Germany is likely the only country in the world where Ricardian equivalence — the theory that the government cannot stimulate private consumption by cutting taxes because rational actors know that taxes will eventually have to rise again and therefore put aside savings — actually holds true.
As for reasons behind Germany’s obsession with savings? Other than the demographic pressures and a cultural of frugality?
History plays a role:
Whereas the Anglo-Saxon world is characterized by what one could call pragmatic optimism, Germans instinctively think about the long term, and they aren’t disposed toward cheerfulness. Whereas America’s recent history teaches hope, Germans see in their history the need to be cautious: In the last 100 years, Germans have experienced two currency reforms and the rise and demise of three regimes.
A distinctly German view on economic activity and the role of trade:
It’s an economic model that traces back to the beginning of the postwar period, when booming exports were the backbone of the Wirtschaftswunder, or economic miracle — the period of strong growth in the 1950s that transformed the destroyed country into a major world economic power. When Germans saw Volkswagens on roads all over the world, it wasn’t only a source of income, but proof that the country was once again an accepted member of the international community. Add Germany’s traditional obsession with engineering and its distaste for the service sector, and it may become clearer why the country is prone to mercantilism.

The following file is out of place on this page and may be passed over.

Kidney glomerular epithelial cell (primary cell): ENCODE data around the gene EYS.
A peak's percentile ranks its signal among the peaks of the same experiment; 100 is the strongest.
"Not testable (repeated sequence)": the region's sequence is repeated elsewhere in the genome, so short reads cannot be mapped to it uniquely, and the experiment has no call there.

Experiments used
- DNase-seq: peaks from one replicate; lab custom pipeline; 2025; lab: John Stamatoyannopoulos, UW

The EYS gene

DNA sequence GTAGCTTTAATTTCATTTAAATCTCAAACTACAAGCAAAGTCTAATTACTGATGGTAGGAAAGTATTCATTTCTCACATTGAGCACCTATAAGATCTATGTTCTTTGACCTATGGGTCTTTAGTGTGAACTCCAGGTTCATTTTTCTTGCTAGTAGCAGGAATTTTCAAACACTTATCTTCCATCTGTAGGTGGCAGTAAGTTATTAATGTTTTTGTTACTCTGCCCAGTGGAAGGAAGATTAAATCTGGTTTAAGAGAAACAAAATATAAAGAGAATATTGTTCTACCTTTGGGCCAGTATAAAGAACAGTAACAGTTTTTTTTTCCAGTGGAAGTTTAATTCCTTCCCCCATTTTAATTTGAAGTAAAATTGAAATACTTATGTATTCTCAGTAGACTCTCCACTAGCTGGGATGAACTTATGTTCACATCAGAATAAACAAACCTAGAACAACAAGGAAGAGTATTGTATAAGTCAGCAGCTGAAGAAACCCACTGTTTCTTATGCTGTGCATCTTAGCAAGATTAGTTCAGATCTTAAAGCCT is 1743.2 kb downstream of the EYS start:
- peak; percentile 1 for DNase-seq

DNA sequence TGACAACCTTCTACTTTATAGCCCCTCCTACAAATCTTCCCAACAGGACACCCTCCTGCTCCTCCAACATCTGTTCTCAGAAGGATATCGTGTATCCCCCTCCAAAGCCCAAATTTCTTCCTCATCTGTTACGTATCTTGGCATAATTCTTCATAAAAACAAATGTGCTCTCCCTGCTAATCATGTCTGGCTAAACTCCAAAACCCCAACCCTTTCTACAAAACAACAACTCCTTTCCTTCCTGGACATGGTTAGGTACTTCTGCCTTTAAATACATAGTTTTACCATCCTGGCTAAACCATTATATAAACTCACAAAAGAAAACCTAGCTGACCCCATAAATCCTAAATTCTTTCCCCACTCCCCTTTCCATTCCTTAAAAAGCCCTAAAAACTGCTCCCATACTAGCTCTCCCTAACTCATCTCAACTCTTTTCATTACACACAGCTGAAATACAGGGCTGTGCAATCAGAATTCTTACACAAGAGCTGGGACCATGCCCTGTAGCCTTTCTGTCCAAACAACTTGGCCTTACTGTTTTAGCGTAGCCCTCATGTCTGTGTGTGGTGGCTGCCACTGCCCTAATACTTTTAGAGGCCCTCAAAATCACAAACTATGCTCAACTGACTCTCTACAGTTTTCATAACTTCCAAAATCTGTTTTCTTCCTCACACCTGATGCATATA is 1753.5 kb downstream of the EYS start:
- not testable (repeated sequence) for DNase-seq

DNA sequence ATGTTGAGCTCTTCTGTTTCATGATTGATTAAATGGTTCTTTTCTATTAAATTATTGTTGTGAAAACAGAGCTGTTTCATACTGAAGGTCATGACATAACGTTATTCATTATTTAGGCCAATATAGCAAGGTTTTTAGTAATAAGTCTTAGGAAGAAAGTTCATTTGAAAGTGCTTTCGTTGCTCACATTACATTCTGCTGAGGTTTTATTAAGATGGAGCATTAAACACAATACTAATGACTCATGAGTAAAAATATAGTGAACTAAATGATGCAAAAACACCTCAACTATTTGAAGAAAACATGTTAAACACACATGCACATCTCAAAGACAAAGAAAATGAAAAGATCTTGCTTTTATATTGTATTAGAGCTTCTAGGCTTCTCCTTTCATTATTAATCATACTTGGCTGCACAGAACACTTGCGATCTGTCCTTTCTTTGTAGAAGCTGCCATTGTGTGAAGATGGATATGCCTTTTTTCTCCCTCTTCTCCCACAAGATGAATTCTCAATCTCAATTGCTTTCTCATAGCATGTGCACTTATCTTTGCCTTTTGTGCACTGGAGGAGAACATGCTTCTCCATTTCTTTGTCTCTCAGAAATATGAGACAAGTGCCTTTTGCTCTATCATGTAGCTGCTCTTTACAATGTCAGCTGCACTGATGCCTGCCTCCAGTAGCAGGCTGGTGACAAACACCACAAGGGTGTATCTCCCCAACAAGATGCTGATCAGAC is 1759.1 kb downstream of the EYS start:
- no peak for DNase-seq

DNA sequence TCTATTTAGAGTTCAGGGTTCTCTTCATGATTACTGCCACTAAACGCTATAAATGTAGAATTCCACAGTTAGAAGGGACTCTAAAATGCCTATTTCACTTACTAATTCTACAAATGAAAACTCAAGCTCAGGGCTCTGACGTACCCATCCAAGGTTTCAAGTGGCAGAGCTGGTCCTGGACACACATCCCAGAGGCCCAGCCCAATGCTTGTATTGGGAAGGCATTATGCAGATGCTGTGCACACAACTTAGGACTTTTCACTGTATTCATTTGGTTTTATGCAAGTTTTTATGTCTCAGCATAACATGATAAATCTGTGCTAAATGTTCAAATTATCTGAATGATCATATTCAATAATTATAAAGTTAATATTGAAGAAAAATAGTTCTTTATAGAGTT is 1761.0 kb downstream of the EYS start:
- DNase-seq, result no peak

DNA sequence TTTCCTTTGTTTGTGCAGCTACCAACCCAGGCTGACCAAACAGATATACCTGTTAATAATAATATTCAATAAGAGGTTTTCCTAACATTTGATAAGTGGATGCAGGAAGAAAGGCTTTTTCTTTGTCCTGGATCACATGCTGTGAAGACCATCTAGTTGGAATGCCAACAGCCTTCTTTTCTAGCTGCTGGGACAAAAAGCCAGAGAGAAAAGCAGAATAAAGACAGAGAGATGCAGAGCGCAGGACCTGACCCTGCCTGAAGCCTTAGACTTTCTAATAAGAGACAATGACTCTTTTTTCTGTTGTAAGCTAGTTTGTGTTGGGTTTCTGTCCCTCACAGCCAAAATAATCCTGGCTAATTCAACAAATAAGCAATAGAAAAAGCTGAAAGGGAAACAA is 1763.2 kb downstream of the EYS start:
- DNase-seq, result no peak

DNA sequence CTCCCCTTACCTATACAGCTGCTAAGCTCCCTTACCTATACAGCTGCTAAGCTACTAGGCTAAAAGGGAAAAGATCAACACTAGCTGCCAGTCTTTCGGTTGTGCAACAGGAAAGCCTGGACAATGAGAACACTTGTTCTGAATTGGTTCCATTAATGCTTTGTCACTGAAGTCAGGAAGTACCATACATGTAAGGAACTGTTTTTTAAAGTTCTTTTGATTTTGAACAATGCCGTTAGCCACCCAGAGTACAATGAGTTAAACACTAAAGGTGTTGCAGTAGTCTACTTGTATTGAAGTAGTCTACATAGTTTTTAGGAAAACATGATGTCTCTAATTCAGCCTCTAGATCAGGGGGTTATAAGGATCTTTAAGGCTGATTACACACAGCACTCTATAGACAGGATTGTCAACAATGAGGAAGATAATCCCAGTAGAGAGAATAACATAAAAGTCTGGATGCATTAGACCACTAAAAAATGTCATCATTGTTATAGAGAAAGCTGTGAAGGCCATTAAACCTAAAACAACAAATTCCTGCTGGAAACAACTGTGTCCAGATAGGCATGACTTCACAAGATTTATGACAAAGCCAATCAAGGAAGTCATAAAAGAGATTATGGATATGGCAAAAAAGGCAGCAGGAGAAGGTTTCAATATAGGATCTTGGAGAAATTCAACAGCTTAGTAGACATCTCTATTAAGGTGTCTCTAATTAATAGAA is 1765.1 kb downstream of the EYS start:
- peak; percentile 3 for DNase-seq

How government sees its place in macro-economic policy-making:
Germany simply does not have a tradition of macroeconomic policy, at least not in the American sense of managing aggregate demand. Contemporary German economics has its roots in Ordnungspolitik, a unique school of thought that emerged in the 1940s and for which there is no English translation. Ordnungspolitik accepts that government intervention is necessary for the economy to function properly, but the role it assigns to the state is fundamentally different than in the Anglo-Saxon tradition. Whereas most American macroeconomists believe in discretionary intervention in the way of countercyclical monetary and fiscal policy, German economists encourage the government to only alter the framework within which economic agents interact.
And as for Germans’ infamous fear of inflation?
By staking such a hard line, [Germany’s central bankers] managed to claim more influence for themselves in the West German political order. Germany’s contemporary fear of inflation is the product of an invented history — one that the mythmakers themselves came to believe.